Sunken USSR submarine leaks radiation into the sea

0

A large nuclear-powered attack submarine of the Soviet Navy during the final years of the Cold War sank in the Norwegian Sea on April 7, 1989 with its nuclear reactor and two nuclear warheads still on board.

Now, scientists have measured that it’s seeping radioactive cesium in the icy waters of the Norwegian Sea. Just 800,000 times higher than normal!

russian submarine leaks radioactivity in norwegian sea, russian submarine leaks radioactivity in norwegian sea news, russian submarine leaks radioactivity in norwegian sea update, russian submarine leaks radioactivity in norwegian sea july 2019
A sunken USSR submarine leaks radioactivity in the Norwegian Sea. Picture via Wikipedia

Norway’s Institute of Marine Research (IMR) surveyed the wrecked Komsomolets and took samples of the seawater, sediments, and organisms that dwell on the wreck itself.

Some suspicious levels of radiation – 800,000 times higher than normal! – were measured leaking from the 117.5-meter-long (385-foot) nuclear-powered attack submarine of the Soviet Navy during the final years of the Cold War.

Scientists also captured some stunning new images of the vessel resting on the seabed at a depth of 1,700 meters (5,577 feet):

Radiocative Cesium 800,000 times higher than normal

One of the measurements taken by the IMR detected levels of radioactive cesium that were 800,000 times higher than normal. They believe the source of the leak is a ventilation duct that’s seeping a mysterious cloud into the water, although that’s not been conclusively proven yet.

Authorities have stated the levels are not high enough for people (or fish) to worry about. Other samples from the surrounding waters did not register nearly as high values.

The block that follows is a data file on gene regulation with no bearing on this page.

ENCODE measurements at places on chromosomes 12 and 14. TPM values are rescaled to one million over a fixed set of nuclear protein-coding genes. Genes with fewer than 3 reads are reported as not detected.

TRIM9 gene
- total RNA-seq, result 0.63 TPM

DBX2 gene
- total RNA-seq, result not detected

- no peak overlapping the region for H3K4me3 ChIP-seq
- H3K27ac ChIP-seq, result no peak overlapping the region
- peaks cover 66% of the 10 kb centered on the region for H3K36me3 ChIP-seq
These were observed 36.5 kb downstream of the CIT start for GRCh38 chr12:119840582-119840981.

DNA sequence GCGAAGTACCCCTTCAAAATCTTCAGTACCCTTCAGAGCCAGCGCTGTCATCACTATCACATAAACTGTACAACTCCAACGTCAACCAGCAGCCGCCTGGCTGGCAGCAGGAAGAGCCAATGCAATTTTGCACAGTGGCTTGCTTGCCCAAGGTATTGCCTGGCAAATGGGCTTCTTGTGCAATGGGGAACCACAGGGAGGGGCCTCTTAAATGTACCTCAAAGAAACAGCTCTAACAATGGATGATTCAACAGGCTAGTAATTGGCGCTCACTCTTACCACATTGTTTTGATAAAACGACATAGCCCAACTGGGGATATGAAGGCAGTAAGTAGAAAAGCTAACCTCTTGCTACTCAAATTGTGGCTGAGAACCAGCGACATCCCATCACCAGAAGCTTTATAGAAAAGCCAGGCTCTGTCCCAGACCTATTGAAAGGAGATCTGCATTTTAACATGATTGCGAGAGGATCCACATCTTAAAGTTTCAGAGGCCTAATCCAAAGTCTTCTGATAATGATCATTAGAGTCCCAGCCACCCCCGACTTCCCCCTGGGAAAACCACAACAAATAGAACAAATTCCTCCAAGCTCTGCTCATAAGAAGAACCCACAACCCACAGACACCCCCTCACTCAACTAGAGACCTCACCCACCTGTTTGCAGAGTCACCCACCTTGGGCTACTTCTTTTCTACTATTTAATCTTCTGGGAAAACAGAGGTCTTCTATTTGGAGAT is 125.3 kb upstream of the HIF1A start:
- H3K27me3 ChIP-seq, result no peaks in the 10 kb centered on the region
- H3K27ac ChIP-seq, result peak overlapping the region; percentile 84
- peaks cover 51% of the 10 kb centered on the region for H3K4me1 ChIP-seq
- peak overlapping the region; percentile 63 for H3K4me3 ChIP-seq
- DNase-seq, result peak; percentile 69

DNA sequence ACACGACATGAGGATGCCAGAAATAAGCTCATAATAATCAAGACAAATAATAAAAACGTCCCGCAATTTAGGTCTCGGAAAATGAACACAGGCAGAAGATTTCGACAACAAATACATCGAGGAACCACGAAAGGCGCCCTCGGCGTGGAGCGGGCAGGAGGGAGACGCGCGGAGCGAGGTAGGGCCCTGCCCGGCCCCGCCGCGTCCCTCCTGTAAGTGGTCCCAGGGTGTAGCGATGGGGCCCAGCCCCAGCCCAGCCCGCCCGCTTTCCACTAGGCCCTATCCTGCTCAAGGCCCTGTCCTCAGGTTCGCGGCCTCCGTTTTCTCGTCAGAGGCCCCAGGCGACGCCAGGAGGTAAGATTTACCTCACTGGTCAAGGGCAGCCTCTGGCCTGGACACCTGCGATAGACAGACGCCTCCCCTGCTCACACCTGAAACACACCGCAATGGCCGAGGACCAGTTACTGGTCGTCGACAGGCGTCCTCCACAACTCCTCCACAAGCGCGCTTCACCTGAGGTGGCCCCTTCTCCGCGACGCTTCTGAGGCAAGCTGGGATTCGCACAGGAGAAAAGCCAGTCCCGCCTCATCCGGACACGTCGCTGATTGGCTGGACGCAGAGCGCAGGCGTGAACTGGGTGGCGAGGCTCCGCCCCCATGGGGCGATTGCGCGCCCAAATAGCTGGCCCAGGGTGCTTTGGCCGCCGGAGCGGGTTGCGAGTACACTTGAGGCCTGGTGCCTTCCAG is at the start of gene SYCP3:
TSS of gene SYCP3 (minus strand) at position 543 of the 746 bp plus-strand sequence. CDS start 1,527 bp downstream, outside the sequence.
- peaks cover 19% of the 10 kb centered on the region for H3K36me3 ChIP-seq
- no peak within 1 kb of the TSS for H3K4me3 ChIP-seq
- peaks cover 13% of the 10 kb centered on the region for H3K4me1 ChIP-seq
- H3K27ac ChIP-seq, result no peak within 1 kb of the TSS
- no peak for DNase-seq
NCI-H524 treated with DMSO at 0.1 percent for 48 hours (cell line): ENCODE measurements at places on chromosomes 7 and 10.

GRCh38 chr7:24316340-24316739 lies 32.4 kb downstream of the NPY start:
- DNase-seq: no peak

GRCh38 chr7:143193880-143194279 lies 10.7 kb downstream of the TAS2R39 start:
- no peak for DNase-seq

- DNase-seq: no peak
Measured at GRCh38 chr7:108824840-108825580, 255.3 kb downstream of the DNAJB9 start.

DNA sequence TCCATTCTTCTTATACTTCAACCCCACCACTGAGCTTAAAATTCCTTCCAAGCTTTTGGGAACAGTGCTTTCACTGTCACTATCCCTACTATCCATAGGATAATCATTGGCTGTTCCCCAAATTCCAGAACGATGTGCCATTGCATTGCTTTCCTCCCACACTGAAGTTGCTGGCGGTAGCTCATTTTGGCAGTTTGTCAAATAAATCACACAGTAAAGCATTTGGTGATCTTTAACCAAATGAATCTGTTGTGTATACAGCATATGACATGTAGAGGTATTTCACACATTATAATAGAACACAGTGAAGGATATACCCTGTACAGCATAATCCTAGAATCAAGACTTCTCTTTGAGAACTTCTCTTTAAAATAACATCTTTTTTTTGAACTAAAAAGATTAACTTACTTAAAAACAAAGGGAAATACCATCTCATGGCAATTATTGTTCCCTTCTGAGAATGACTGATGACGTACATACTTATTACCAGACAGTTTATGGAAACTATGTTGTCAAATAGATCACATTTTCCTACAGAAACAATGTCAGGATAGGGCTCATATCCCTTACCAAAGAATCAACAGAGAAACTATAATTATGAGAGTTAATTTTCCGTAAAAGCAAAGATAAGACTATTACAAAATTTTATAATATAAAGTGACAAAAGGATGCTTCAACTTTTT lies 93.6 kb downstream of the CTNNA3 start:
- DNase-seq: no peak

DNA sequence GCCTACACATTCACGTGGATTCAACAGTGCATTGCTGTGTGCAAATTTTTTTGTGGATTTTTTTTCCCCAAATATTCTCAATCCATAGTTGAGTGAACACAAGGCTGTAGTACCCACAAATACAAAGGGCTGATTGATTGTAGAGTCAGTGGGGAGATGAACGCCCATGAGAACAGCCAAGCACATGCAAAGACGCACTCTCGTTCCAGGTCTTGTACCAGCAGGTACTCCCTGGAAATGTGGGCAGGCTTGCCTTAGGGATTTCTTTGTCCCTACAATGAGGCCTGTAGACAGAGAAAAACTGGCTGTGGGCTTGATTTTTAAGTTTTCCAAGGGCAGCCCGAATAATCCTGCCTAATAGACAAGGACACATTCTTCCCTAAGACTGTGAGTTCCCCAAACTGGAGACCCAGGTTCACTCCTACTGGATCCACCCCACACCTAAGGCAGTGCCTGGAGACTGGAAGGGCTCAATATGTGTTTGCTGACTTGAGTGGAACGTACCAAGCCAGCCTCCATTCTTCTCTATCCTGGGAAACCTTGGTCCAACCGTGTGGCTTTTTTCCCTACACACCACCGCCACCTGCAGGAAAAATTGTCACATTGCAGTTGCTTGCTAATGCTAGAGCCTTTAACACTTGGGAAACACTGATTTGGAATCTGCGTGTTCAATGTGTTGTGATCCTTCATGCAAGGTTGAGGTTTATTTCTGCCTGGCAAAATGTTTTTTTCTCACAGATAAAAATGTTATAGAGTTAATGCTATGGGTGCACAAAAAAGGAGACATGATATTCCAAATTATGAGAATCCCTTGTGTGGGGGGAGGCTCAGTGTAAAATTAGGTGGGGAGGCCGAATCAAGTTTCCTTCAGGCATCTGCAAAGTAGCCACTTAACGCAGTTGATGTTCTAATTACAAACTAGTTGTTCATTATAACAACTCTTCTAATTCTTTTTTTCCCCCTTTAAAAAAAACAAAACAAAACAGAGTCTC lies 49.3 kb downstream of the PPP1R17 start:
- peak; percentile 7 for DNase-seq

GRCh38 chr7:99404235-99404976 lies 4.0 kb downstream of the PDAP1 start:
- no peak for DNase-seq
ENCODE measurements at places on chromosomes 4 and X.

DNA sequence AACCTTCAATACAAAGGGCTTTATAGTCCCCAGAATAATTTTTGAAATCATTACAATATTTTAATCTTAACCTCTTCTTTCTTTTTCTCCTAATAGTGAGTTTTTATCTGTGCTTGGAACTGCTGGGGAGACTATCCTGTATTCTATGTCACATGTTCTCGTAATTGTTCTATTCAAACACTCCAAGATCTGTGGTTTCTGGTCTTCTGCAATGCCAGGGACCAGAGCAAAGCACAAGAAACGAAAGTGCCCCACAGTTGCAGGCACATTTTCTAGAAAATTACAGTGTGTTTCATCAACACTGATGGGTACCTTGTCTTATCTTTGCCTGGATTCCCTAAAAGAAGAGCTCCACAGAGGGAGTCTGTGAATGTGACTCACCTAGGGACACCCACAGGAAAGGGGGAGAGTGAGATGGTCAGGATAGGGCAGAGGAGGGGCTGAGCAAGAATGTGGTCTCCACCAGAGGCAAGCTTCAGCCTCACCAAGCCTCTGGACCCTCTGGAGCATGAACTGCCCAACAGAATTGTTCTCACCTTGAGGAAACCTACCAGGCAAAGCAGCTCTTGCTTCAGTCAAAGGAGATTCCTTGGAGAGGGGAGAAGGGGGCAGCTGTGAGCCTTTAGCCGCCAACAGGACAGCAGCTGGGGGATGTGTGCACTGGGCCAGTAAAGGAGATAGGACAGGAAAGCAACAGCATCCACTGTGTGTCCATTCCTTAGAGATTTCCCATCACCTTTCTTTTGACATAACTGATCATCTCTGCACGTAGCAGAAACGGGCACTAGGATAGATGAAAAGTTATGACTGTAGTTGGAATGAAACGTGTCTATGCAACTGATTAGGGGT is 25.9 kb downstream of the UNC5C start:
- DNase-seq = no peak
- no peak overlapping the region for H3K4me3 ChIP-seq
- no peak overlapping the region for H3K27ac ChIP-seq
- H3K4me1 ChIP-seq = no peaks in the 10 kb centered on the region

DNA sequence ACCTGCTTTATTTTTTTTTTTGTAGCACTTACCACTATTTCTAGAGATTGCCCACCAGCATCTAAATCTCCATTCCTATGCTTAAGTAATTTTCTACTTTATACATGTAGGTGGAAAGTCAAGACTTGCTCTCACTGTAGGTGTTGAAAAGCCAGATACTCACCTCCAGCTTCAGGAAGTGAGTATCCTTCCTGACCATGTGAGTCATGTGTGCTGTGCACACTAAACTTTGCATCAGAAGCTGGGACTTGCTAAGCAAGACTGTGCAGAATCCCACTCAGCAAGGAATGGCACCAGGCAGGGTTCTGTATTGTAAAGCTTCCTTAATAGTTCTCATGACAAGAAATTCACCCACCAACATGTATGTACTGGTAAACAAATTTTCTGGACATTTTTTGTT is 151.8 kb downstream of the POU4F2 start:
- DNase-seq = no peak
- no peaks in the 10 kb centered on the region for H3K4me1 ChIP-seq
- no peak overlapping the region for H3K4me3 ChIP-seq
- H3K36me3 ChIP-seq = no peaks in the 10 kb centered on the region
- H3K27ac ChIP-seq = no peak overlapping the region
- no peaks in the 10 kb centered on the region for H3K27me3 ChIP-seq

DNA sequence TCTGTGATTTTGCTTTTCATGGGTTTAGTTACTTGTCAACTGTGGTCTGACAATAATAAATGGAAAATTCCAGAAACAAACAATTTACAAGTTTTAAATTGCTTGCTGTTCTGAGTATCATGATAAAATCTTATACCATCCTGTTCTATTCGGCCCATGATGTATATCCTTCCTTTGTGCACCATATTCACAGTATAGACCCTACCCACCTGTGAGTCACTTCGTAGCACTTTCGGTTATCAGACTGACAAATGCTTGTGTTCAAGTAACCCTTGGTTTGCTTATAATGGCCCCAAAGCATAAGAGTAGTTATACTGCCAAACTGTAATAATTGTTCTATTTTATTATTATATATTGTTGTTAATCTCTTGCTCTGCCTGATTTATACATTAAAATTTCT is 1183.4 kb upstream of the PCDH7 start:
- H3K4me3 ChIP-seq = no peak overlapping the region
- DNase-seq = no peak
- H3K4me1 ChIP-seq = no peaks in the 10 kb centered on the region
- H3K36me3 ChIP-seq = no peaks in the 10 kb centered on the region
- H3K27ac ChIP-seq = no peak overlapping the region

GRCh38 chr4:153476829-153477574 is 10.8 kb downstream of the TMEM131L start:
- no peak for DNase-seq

We took water samples from inside this particular duct because the Russians had documented leaks here both in the 1990s and more recently in 2007. So we weren’t surprised to find high levels here,” expedition leader Hilde Elise Heldal said.

The levels we detected were clearly above what is normal in the oceans, but they weren’t alarmingly high,” she explained. “What we have found during our survey has very little impact on Norwegian fish and seafood. In general, cesium levels in the Norwegian Sea are very low, and as the wreck is so deep, the pollution from Komsomolets is quickly diluted.

I hope she is right with her statement!

[IMR.no, CIA]

Follow us on FACEBOOK and TWITTER. Share your thoughts in our DISCUSSION FORUMS. Donate through Paypal. Please and thank you

LEAVE A REPLY

Please enter your comment!
Please enter your name here

This site uses Akismet to reduce spam. Learn how your comment data is processed.